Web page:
1) the bailiff should have sent this debt back to the council as you have a child thats falls under The national standards for enforcement agents vulnerably person situation

2) i presume that the settee ,chairs are the the only seating you have in your home they should not be subject to a levy they are exempt goods(can you list all the goods on both Levy's )

3) you have been over charged with your fees a bailiff cant charge multiple fees when enforcing more than 1 liability order

 

please start your own thread and we will all help you with this Bailiffs and Sheriff Officers click on this link it will take you to a new page near bottom on left you will see new thread

forumbox_top_left.gifforumbox_top_tile.gifforumbox_top_right.gifforumbox_left_tile.gifSubject Access Request A Subject Access Request is a demand which you can make to any organisation to disclose any personal information which they hold on you. The right to disclosure of data is provided by the Data Protection Act.

There is no time limit. The organisation is obliged to reveal everything they have about you - which you ask for - as far back as you ask for.

There are very few exceptions. It does not matter whether the data is held on microfiche, in an archive, on tape, in a cardex system, in sound recordings or in screen notes.

Some companies are saying that they do not have to disclose where it would be difficult to do so - "disproportionate effort".

This is untrue. Disproportionate effort refers to something else under the Act.

If you are seeking bank charges information then you should ask for "all data held on you" and you should make it clear that you want everything as far back as it goes.

Your bank may try to kid you that they only have 6 years of data.

Do not be put off by excuses. Do not accept being fobbed off. It is not in your bank's interest to make full disclosure to you. This means that it is in your interests to get it.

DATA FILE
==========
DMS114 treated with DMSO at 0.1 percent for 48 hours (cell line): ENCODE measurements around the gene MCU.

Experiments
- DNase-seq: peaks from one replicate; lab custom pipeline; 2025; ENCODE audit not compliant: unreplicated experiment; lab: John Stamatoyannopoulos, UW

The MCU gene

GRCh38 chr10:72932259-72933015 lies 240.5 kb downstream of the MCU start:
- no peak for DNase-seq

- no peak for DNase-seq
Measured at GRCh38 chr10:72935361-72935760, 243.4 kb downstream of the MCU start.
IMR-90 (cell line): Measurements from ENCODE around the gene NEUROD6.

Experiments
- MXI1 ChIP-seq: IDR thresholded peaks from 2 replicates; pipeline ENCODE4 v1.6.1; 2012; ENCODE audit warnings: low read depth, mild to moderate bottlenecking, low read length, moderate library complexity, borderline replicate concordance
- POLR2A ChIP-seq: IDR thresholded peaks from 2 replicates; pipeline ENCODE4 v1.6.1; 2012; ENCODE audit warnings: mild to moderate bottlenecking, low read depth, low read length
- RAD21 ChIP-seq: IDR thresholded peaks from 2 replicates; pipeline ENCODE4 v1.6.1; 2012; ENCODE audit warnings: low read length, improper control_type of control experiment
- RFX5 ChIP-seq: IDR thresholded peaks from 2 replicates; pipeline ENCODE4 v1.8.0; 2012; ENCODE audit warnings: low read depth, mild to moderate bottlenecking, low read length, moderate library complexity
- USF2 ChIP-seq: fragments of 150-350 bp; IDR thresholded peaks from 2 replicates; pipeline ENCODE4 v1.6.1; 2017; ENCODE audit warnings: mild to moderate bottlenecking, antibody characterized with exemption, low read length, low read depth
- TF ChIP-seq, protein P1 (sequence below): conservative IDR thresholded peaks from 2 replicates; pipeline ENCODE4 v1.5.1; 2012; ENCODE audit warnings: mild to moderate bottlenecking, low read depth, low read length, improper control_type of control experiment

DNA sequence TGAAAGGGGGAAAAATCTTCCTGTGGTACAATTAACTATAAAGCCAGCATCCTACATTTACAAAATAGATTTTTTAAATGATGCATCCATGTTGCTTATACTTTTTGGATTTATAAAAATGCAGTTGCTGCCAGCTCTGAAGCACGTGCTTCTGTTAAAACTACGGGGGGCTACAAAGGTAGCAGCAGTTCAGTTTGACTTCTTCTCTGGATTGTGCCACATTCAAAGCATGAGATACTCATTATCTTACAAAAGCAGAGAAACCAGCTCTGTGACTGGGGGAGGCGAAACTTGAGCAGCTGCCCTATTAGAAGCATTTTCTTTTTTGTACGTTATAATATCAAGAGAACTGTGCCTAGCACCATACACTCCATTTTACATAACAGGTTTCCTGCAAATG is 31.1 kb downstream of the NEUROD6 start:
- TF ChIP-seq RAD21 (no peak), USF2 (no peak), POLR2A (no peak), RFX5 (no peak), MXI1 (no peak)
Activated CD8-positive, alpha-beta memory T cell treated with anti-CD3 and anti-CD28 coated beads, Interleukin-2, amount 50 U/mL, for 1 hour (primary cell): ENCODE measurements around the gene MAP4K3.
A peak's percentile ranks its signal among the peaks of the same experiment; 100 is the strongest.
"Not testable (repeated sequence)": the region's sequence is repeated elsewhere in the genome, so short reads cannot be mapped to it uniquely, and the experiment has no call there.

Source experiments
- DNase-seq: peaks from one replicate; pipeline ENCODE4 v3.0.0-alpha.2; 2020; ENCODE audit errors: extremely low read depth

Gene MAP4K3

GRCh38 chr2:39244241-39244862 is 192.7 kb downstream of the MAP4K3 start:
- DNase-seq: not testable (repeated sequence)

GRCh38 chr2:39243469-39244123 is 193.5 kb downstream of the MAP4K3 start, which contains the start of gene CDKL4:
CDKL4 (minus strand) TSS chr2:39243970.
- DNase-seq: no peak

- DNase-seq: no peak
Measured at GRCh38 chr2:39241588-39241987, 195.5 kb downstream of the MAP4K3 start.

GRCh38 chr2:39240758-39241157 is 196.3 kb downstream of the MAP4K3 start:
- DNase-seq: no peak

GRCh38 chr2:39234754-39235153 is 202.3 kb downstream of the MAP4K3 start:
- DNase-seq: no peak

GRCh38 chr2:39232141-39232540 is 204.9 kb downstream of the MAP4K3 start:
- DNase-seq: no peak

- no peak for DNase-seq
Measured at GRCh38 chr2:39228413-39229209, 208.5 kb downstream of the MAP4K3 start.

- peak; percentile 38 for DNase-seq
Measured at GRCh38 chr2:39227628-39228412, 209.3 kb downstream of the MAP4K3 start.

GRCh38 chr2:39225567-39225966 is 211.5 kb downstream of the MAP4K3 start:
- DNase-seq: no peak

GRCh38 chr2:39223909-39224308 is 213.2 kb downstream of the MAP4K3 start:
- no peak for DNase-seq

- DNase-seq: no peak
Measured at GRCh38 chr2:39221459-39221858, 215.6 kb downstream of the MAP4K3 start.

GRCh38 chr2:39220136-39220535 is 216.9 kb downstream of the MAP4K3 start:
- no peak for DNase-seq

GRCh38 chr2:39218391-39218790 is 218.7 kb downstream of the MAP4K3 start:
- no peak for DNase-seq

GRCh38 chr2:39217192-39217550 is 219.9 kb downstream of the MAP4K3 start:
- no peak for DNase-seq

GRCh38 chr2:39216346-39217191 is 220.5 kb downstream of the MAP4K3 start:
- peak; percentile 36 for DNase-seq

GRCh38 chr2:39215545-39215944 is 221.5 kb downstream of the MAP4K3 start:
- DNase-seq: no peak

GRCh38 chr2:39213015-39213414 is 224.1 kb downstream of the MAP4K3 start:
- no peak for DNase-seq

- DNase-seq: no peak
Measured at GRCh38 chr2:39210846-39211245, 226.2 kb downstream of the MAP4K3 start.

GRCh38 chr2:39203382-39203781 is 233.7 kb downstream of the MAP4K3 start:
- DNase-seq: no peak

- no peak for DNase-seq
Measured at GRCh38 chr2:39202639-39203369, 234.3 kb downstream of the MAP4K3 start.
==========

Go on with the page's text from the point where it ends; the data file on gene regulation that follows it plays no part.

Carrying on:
If you have not started gathering your bank charges information yet, then you should start now.

There will soon be a big rush once the OFT test case has been settled.

Get all of your bank account informtion as far back as possible. At least as far back as 1995.

If your bank says that they don't keep data as far back as this, don't accept it. Be persistent. They've got what you need in some form or other.

forumbox_right_tile.gifforumbox_bottom_left.gifforumbox_bottom_tile.gifforumbox_bottom_right.gif

__________________

i hate bailiffs would love to put a hex on them all

 

i am not an expert by any stretch of the imagination

any advice given is from my own personal experience and what Ive leaned on this site

 

and if you are happy with my advice you might like to tip my scales

Last edited by hallowitch; Yesterday at 22:51.

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Re: points 1 and 2, he said that he will look into the current regulations, speak to Rossendales and get back to me

point 1)

If need be point out this to him when he phones

Department for constitutional affairs

National Standards for Enforcement Agents

MAY 202

 

Vulnerable situations

  • Enforcement agents/agencies and creditors must recognise that they each have a role in ensuring that the vulnerable and socially excluded are protected and that the recovery process includes procedures agreed between the agent/agency and creditor about how such situations should be dealt with. The appropriate use of discretion is essential in every case and no amount of guidance could cover every situation, therefore the agent has a duty to contact the creditor and report the circumstances in situations where there is potential cause for concern. If necessary, the enforcement agent will advise the creditor iffurther action is appropriate. The exercise of appropriate discretion is needed, not only to protect the debtor, but also the enforcement agent who should avoid taking action which could lead to accusations of inappropriate behaviour.